The recovery of the Jamaican Iguana (Cyclura collei) is considered one of the greatest success stories in conservation science. Presumed extinct since the 1940s, a tiny population was discovered in 1990, in the remote tropical dry forest of the Hellshire Hills in southern Jamaica. This discovery inspired the formation of the IUCN SSC Iguana Specialist Group, which has worked with local conservation partners over the past 20 years to increase the wild population of Jamaican Iguana. Since 1991, the number of nesting females and annual hatchlings recorded has increased over six-fold, with at least 200 individuals in the wild today.
Listed as Critically Endangered on the IUCN Red List of Threatened Species™ the Jamaican Iguana population has been decimated by a combination of habitat loss and predation by invasive alien species. Agricultural and urban development, together with timber extraction for charcoal production, has degraded and fragmented the Jamaican Iguana’s tropical dry forest habitat. Where habitat is still in prime condition, dogs, feral cats, and wild pigs prevent the iguana’s persistence, impacting the whole forest ecosystem. Their tropical dry forest home of the Hellshire Hills is one of the most endangered ecosystems in the world, and among the most extensive in the Caribbean. Forest health depends on the iguana; it feeds on fruits and flowers and helps the germination of seeds and their dispersal, thereby benefiting many other species in the forest.
The Jamaican Iguana is genetically unique, an indication that it has long been isolated from its closest relatives: the Anegada Rock Iguana (Cyclura pinguis) and the Grand Cayman Blue Iguana (Cyclura lewisi). These iguanas face similar threats, although the Jamaican Iguana also has to contend with the Indian Mongoose (Herpestes javanicus) which was introduced to Jamaica in the late 1800s. The mongoose is no match for an adult iguana, but is a voracious predator of eggs and juveniles.
Today, Jamaicans can be proud of the fact that their largest native land vertebrate is making a comeback. Before the reintroduction of sub-adult iguanas and the implementation of a mongoose trapping program, juveniles and hatchlings were never seen. Still a highly conservation-dependent species, the Jamaican Iguana has benefited from the Jamaican government's commitment to the Convention on Biological Diversity, as well as the resources provided by numerous international zoos and donors. However, the Jamaican Iguana recovery program is now at a major cross-roads.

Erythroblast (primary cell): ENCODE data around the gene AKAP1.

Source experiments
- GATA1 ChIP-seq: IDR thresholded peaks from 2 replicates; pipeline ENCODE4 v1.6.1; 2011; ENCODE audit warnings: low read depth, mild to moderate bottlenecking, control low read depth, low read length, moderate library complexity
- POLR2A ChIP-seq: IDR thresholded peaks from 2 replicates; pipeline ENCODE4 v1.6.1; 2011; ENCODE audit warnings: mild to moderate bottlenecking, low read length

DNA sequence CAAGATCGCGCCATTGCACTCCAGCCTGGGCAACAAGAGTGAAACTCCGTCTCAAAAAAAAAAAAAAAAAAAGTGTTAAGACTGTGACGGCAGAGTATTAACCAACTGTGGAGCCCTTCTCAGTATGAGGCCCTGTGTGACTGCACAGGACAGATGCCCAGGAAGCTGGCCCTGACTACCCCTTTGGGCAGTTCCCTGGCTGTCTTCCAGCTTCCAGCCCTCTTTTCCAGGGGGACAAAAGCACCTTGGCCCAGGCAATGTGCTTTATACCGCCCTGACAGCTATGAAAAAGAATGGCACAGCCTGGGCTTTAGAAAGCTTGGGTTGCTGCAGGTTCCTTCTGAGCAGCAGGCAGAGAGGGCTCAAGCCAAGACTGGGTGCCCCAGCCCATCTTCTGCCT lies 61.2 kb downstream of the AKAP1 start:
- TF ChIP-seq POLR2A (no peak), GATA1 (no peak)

The potential for large-scale development in the Portland Bight Protected Area, which includes the only existing wild population of Jamaican Iguana, would prevent a key objective in the long-term survival of the species - establishing a safe second population of iguanas on the Goat Islands. This reintroduction is outlined as a priority action in the Jamaican Iguana Species Recovery Plan, which has now been published by the IUCN SSC Iguana Specialist Group. This plan will be an invaluable tool in the next stages of conserving this enduring symbol of Jamaican biodiversity.
“Together with our Jamaican partners, we described action steps for nine objectives in the Species Recovery Plan that will ensure the recovery of the Jamaican Iguana.” says Tandora Grant, Red List Authority Coordinator and Programme Officer of the IUCN SSC Iguana Specialist Group. "We are looking forward to meeting again in Kingston, 20 years after our first conservation planning workshop for the iguana. Our specialist group has its roots in that first meeting.”
The IUCN SSC Iguana Specialist Group will share the Jamaican Iguana Species Recovery Plan at their annual meeting, due to take place on 14-15 November, in Kingston, Jamaica.
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